Today’s Daily Cup of Joe goes off the cuff a bit with a couple random Canes musings.

On Bill Peters

With the transition in the 2018-19 season and the resulting success, I think it is safe to say that the changeover from Bill Peters has been positive and that the team is on a better path right now. But I do not think that is to say that Bill Peters is a horrible coach. Like any other coach, Peters has his strengths and weaknesses. And at the end of the day, I actually think that Bill Peters is a good coach. The team Peters started with was nowhere near as good as the current roster personnel-wise. And more than anything, I think Peters strengths were not a match for what the team needed when it was time to push over the hump and into the playoffs. After too many years of losing and a culture that could not help but be tainted by it, what the team needed more than anything else was a significant change in terms of mentality and attitude. As more of a master tactician, I just do not think that leadership-leaning skill set was among Peters’ strengths and was ultimately what left him always a step or two short of pushing over the hump.


A benefit for Rod Brind’Amour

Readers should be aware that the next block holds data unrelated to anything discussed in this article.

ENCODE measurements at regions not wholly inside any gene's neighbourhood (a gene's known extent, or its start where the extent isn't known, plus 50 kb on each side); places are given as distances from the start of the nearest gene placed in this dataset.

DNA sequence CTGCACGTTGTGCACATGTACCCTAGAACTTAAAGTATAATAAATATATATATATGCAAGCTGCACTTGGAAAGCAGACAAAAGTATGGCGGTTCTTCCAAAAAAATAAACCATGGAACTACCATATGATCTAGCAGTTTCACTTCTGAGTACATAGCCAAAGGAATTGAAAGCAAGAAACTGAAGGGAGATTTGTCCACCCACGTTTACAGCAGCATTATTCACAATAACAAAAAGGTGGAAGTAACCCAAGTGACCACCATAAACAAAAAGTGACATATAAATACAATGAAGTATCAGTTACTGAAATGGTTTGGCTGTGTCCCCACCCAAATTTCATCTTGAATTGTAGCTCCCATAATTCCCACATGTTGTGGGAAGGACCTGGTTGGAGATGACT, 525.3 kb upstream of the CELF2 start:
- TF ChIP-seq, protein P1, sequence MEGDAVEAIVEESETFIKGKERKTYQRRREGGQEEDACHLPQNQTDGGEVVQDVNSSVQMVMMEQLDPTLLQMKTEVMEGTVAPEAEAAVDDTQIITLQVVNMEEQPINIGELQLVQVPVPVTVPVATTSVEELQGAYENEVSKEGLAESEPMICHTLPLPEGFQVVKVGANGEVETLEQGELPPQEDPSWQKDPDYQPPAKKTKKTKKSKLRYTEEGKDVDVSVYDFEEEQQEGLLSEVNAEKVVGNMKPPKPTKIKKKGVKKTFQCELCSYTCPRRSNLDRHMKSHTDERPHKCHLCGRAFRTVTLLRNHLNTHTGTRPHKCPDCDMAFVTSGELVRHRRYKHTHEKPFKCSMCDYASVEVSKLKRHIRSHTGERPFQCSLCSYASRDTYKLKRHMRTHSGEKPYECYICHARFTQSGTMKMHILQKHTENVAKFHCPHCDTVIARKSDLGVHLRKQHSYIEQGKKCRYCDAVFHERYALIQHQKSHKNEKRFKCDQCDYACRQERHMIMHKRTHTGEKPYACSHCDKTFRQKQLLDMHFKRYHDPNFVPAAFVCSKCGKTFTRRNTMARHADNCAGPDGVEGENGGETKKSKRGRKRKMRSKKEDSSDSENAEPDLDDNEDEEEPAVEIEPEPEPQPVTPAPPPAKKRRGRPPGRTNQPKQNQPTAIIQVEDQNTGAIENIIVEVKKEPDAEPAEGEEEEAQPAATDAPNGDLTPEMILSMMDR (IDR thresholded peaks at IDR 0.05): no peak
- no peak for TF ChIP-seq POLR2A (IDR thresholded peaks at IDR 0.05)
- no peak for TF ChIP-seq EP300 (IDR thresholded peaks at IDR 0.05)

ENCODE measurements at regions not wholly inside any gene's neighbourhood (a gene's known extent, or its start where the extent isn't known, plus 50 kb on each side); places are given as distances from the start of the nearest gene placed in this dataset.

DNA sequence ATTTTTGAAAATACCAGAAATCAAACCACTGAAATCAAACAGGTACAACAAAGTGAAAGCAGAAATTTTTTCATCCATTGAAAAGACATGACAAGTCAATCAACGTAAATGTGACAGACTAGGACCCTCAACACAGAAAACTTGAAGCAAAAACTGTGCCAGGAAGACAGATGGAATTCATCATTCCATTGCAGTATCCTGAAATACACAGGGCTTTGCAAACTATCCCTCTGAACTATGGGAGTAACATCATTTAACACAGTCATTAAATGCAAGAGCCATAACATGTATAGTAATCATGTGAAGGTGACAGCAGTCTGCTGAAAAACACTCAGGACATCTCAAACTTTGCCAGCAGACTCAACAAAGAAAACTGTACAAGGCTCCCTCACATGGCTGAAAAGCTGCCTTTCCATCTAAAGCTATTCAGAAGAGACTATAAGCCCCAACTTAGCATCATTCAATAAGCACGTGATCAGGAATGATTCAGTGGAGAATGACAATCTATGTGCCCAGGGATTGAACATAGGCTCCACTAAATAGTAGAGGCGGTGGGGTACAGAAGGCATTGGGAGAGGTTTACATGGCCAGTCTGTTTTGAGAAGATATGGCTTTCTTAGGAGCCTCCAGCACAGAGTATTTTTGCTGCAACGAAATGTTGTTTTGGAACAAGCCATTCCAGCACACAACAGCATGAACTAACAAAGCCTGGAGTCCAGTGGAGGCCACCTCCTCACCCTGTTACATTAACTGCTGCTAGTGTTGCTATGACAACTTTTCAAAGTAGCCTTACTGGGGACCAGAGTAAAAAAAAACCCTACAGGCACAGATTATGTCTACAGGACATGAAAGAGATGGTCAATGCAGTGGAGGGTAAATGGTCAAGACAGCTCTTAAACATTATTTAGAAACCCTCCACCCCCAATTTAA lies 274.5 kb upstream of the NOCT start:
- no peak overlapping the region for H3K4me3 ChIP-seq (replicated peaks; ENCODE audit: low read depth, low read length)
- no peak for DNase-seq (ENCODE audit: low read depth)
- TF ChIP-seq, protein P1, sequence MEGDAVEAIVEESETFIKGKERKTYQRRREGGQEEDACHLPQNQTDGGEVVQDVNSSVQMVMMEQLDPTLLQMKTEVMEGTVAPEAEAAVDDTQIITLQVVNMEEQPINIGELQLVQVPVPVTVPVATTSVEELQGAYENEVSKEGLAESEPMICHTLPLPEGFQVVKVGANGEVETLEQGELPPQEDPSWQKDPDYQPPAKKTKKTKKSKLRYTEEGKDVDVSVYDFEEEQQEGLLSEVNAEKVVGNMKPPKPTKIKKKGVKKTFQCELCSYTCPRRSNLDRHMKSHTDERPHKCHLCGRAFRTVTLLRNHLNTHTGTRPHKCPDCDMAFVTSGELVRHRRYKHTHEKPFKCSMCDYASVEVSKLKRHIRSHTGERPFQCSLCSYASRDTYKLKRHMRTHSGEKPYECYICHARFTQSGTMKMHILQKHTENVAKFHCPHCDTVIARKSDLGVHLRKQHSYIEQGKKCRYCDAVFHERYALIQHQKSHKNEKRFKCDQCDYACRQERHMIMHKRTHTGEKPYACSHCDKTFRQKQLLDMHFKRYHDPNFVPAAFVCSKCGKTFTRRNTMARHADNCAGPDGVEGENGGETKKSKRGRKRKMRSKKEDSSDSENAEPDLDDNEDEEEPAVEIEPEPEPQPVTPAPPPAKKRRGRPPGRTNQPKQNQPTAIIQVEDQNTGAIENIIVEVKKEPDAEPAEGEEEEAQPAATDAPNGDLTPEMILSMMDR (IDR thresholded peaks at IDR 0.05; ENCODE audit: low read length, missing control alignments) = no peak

With Peters’ Achilles’ heel noted, I actually think that Peters could was actually a perfect head coach for Brind’Amour to learn under. As a coach who very strongly leans Peter Laviolette as a motivator rather than Bill Peters as a tactician, I believe that Brind’Amour benefited significantly from seeing Peters’ methods, details and process which were a bit of a different perspective for Brind’Amour. Though Brind’Amour’s style definitely leans Laviolette, I think working under Peters likely added some balance to how he goes about his job. Brind’Amour has made a few comments along these lines, and I think they are sincere and not just being respectful to a former boss.


Rod Brind’Amour and the transformation during the 2018-19 season

One of the celebrated successes of the 2018-19 season was the emergence of Rod Brind’Amour as a successful coach and leader in his rookie season as an NHL bench boss. His ability to lead was a surprise to exactly no one, but given his lack of head coaching experience, his coaching ability was a bit of a wild card.

At the end of the day, I think the 2018-19 season is a testament to the importance of people management and motivation over Xs and Os. That is not to say that tactical coaching is not important, and that is not to say that Brind’Amour did not also do well in this regard. But for me, the difference between the 2017-18 Carolina Hurricanes and the 2018-19 Carolina Hurricanes was unmistakably mindset, mentality and resiliency. In recent years, it felt inevitable that when the Hurricanes hit a rough patch one of them would eventually snow ball and end the season. The winter of 2019 was the exact opposite. Pretty much each and every time the Hurricanes needed to rebound, they did. That resiliency as much as anything is what pushed the team up over the cut line and into the playoffs for the first time in a decade.